Alternate forms of borrowing

It would appear that the administration is coming to grips with the territory’s fiscal reality, as the bond market remains closed to the USVI and leaders scramble for ways to maintain liquidity. In an interview with the Reorg Research Group last week, Andre Wright of the Standard International Group, a longtime GVI consultant and Public Finance Authority advisor, said that the administration was considering alternate forms of borrowing, including a short-term revenue anticipation note (RAN) transaction against real estate property taxes. “Lenders have been willing to do it,” he said, pointing to a 2015 transaction, according to Reorg.

Mr Wright told the publication that property tax revenue adds up to “about $50 million to $60 million a year,” and that the size of the deal would depend on “how much they would be willing to give us against that.” He also revealed that the Government of the Virgin Islands was spending well over what it collects, generating on average $1.5 million daily while its expenditures are about $2.3 million daily.

“We need to size our budgets appropriately by cutting expenses, growing the economy and enacting new revenues in order to win the confidence of local and international financiers as well as restore fiscal health,” Mr Mapp said on Monday. “We took over a financial situation that was perilous from the very beginning of our tenure, and we kept our heads above water for the first two years, but we have to plot a longer course. We cannot ricochet from reef to reef because of the cries of special interests. This will not benefit the vast majority of the people of our community.”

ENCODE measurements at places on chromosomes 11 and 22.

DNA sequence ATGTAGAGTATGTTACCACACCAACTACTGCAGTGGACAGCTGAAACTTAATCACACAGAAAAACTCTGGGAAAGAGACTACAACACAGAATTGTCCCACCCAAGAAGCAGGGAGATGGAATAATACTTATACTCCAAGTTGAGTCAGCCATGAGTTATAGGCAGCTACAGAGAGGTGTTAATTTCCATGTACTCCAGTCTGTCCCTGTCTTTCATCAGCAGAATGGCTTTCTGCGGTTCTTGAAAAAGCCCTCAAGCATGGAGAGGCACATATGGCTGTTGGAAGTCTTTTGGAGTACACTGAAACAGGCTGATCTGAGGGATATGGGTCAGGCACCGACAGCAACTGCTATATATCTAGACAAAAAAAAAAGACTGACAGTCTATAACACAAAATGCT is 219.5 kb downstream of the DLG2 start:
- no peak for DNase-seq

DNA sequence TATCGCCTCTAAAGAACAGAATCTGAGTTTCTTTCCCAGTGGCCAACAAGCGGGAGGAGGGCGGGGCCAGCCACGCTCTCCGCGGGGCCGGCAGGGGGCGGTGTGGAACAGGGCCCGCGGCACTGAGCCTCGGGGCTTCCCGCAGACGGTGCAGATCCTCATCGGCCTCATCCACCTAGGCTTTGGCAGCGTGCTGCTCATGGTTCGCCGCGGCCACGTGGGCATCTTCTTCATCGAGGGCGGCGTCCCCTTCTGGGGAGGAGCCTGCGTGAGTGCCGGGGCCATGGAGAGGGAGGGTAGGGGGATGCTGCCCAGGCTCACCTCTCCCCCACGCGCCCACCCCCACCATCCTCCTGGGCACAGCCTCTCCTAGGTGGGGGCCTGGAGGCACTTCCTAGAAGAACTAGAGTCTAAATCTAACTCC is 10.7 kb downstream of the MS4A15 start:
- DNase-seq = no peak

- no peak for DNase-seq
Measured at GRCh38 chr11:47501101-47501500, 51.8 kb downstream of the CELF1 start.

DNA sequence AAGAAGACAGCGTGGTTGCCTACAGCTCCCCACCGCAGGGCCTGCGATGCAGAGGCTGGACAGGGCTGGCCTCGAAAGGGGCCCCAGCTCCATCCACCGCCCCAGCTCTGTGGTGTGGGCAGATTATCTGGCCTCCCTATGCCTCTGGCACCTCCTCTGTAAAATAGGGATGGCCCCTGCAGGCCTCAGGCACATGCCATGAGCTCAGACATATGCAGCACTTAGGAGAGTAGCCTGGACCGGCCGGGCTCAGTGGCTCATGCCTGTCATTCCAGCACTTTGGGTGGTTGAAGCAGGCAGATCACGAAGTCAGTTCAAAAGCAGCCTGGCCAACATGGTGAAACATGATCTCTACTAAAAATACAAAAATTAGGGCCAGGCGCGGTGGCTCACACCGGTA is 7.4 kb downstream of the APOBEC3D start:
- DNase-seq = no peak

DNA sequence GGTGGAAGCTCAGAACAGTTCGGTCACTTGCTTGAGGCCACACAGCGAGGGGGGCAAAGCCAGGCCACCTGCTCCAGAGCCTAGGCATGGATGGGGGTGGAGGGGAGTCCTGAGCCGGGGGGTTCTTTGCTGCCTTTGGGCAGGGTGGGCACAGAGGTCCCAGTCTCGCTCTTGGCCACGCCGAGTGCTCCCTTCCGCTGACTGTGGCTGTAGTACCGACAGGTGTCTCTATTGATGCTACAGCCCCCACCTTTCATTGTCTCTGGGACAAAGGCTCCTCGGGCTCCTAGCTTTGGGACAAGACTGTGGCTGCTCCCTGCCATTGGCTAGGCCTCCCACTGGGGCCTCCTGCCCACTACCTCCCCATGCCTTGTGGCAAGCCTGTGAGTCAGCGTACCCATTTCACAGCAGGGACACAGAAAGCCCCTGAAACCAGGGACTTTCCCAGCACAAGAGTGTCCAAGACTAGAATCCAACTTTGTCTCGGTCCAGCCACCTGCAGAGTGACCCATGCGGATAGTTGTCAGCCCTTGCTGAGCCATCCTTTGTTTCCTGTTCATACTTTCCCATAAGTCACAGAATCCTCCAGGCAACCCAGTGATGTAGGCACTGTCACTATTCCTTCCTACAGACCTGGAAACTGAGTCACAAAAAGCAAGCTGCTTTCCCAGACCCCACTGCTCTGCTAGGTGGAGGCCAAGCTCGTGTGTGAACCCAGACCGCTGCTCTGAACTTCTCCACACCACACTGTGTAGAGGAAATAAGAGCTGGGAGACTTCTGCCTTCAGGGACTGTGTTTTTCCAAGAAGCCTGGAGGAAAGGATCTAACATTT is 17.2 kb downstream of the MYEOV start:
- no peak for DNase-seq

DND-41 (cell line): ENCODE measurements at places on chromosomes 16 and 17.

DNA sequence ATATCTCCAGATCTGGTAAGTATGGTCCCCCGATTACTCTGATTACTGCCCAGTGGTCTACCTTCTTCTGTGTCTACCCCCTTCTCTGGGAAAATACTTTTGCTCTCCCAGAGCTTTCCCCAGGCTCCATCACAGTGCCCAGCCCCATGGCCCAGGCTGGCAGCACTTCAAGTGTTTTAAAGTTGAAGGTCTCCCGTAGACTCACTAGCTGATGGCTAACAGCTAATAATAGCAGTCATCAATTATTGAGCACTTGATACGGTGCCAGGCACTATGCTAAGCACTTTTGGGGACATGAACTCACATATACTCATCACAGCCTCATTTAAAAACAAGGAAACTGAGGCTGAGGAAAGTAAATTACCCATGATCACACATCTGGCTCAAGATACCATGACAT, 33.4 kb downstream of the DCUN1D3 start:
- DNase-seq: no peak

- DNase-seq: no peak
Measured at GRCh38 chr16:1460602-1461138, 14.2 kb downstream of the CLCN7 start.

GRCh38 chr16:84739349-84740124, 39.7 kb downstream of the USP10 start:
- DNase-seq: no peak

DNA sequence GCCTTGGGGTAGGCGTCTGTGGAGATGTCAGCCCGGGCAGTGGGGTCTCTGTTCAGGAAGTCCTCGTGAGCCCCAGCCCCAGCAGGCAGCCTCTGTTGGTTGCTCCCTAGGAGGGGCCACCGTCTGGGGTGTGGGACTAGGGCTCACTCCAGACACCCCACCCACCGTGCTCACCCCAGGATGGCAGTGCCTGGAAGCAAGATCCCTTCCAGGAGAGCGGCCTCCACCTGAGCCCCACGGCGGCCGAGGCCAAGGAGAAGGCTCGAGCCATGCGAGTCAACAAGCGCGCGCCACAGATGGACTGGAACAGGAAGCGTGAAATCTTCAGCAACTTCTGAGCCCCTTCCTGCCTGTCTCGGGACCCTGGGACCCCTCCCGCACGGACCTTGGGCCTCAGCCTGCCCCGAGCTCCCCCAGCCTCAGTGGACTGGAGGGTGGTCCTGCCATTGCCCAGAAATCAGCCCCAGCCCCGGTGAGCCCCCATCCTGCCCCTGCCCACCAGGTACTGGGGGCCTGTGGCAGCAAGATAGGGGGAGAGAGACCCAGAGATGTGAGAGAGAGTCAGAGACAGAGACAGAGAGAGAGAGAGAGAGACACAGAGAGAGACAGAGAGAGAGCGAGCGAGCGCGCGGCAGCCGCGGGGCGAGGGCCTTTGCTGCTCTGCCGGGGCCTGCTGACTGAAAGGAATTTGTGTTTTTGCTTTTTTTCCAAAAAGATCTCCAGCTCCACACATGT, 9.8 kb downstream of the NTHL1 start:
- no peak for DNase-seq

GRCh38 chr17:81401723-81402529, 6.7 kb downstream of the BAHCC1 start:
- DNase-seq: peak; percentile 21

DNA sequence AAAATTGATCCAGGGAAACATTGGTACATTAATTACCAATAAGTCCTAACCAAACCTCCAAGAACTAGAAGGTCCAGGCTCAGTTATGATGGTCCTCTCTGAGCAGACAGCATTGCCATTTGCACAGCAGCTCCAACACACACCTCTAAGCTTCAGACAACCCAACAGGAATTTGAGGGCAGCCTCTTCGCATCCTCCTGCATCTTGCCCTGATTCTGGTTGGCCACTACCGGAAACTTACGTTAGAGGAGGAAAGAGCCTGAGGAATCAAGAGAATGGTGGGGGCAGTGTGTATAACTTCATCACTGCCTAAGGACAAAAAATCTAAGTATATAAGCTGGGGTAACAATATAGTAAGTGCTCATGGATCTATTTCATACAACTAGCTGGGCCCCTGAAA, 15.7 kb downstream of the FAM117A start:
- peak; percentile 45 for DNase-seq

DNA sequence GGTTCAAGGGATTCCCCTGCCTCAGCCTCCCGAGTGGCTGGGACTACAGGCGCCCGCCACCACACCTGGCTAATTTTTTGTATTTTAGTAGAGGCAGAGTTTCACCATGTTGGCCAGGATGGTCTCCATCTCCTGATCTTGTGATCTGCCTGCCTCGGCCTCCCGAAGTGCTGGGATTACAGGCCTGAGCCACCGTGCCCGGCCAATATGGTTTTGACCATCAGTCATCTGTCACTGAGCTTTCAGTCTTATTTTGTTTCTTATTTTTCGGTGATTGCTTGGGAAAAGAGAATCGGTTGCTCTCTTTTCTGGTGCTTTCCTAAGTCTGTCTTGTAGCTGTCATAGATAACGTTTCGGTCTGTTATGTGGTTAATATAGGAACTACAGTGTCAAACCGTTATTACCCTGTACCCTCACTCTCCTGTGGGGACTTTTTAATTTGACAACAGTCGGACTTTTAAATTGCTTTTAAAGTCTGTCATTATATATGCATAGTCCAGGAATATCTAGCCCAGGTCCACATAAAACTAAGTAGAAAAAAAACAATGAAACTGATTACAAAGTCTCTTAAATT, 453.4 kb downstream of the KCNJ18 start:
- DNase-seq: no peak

The governor’s remarks, lately, have been twofold. On one hand he tries to paint a picture of a Virgin Islands that is leaping ahead, naming road projects, an inching up of territory’s gross domestic product and other developments within his administration. And when his Finance commissioner and Public Finance Authority executive director laid bare the dire state of the territory’s financial health and the actions that were to be taken to allay the crisis, Mr Mapp denied Valdamier Collens’s words, contending he’d never had such discussions — the upcoming signing of an executive order that would authorise furloughs and layoffs, as well as deep cuts at departments and agencies — with the commissioner. Yet, just last week, Mr Wright told the respected finance publication, Reorg, that Mr Mapp was indeed preparing an executive order ahead of a February 16 $22 million government payroll.